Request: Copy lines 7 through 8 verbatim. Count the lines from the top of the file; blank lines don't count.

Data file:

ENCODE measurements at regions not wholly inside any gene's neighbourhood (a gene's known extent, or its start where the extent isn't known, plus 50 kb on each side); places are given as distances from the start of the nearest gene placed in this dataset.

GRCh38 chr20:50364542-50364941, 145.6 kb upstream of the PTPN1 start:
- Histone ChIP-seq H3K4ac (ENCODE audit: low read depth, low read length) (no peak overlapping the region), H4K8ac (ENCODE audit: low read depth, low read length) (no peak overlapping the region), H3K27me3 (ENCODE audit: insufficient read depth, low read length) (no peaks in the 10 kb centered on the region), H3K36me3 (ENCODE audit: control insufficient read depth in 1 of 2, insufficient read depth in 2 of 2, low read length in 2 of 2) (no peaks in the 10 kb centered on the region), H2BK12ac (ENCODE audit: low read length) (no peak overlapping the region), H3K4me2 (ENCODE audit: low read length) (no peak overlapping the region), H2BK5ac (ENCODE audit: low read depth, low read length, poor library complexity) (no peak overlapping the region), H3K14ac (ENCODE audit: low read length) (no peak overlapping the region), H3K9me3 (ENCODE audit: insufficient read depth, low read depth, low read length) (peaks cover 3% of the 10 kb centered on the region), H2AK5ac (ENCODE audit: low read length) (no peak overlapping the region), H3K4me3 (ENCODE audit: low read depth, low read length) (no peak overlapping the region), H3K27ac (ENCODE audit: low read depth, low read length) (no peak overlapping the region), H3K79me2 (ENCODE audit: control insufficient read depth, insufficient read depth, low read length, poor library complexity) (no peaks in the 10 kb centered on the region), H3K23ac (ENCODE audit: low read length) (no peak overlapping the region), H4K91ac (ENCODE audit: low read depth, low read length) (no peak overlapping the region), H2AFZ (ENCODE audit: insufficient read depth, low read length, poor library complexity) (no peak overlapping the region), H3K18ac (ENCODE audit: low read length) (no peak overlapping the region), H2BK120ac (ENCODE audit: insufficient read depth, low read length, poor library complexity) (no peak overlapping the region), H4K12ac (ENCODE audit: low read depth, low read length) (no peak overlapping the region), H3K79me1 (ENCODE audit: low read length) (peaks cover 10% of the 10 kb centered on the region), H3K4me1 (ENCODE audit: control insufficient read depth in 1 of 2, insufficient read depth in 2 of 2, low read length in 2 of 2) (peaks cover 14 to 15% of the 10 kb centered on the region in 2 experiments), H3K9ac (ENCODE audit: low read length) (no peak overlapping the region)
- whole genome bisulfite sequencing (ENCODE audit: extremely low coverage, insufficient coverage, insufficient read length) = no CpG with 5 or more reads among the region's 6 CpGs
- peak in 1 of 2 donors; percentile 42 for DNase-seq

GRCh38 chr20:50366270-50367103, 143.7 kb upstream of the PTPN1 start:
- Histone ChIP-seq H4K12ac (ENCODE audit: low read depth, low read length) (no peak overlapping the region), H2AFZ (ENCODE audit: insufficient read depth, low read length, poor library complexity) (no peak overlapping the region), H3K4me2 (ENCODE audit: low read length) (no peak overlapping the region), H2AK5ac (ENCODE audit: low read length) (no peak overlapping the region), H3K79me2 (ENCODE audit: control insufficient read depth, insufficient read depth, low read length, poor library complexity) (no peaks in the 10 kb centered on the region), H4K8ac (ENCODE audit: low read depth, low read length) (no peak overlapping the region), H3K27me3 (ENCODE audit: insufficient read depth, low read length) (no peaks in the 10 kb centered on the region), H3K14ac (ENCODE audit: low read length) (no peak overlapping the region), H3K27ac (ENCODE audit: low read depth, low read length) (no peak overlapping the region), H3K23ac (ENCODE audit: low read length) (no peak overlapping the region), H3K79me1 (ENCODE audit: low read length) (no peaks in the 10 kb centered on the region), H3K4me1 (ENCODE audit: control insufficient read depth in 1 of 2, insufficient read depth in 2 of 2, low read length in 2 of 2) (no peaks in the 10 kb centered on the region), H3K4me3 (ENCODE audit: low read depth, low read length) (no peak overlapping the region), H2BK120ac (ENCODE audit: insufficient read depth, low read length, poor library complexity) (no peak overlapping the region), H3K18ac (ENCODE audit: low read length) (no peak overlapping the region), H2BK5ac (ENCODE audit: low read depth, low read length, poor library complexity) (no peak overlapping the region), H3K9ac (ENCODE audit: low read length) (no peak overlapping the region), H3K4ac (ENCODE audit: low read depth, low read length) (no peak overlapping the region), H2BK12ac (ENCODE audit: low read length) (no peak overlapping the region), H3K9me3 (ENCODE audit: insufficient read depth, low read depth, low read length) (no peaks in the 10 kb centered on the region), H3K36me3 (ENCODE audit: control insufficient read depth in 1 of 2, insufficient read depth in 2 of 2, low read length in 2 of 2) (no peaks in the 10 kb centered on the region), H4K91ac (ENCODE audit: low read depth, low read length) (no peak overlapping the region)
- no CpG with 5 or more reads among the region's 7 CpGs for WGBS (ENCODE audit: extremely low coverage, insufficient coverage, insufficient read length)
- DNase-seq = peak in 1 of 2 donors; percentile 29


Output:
- Histone ChIP-seq H4K12ac (ENCODE audit: low read depth, low read length) (no peak overlapping the region), H2AFZ (ENCODE audit: insufficient read depth, low read length, poor library complexity) (no peak overlapping the region), H3K4me2 (ENCODE audit: low read length) (no peak overlapping the region), H2AK5ac (ENCODE audit: low read length) (no peak overlapping the region), H3K79me2 (ENCODE audit: control insufficient read depth, insufficient read depth, low read length, poor library complexity) (no peaks in the 10 kb centered on the region), H4K8ac (ENCODE audit: low read depth, low read length) (no peak overlapping the region), H3K27me3 (ENCODE audit: insufficient read depth, low read length) (no peaks in the 10 kb centered on the region), H3K14ac (ENCODE audit: low read length) (no peak overlapping the region), H3K27ac (ENCODE audit: low read depth, low read length) (no peak overlapping the region), H3K23ac (ENCODE audit: low read length) (no peak overlapping the region), H3K79me1 (ENCODE audit: low read length) (no peaks in the 10 kb centered on the region), H3K4me1 (ENCODE audit: control insufficient read depth in 1 of 2, insufficient read depth in 2 of 2, low read length in 2 of 2) (no peaks in the 10 kb centered on the region), H3K4me3 (ENCODE audit: low read depth, low read length) (no peak overlapping the region), H2BK120ac (ENCODE audit: insufficient read depth, low read length, poor library complexity) (no peak overlapping the region), H3K18ac (ENCODE audit: low read length) (no peak overlapping the region), H2BK5ac (ENCODE audit: low read depth, low read length, poor library complexity) (no peak overlapping the region), H3K9ac (ENCODE audit: low read length) (no peak overlapping the region), H3K4ac (ENCODE audit: low read depth, low read length) (no peak overlapping the region), H2BK12ac (ENCODE audit: low read length) (no peak overlapping the region), H3K9me3 (ENCODE audit: insufficient read depth, low read depth, low read length) (no peaks in the 10 kb centered on the region), H3K36me3 (ENCODE audit: control insufficient read depth in 1 of 2, insufficient read depth in 2 of 2, low read length in 2 of 2) (no peaks in the 10 kb centered on the region), H4K91ac (ENCODE audit: low read depth, low read length) (no peak overlapping the region)
- no CpG with 5 or more reads among the region's 7 CpGs for WGBS (ENCODE audit: extremely low coverage, insufficient coverage, insufficient read length)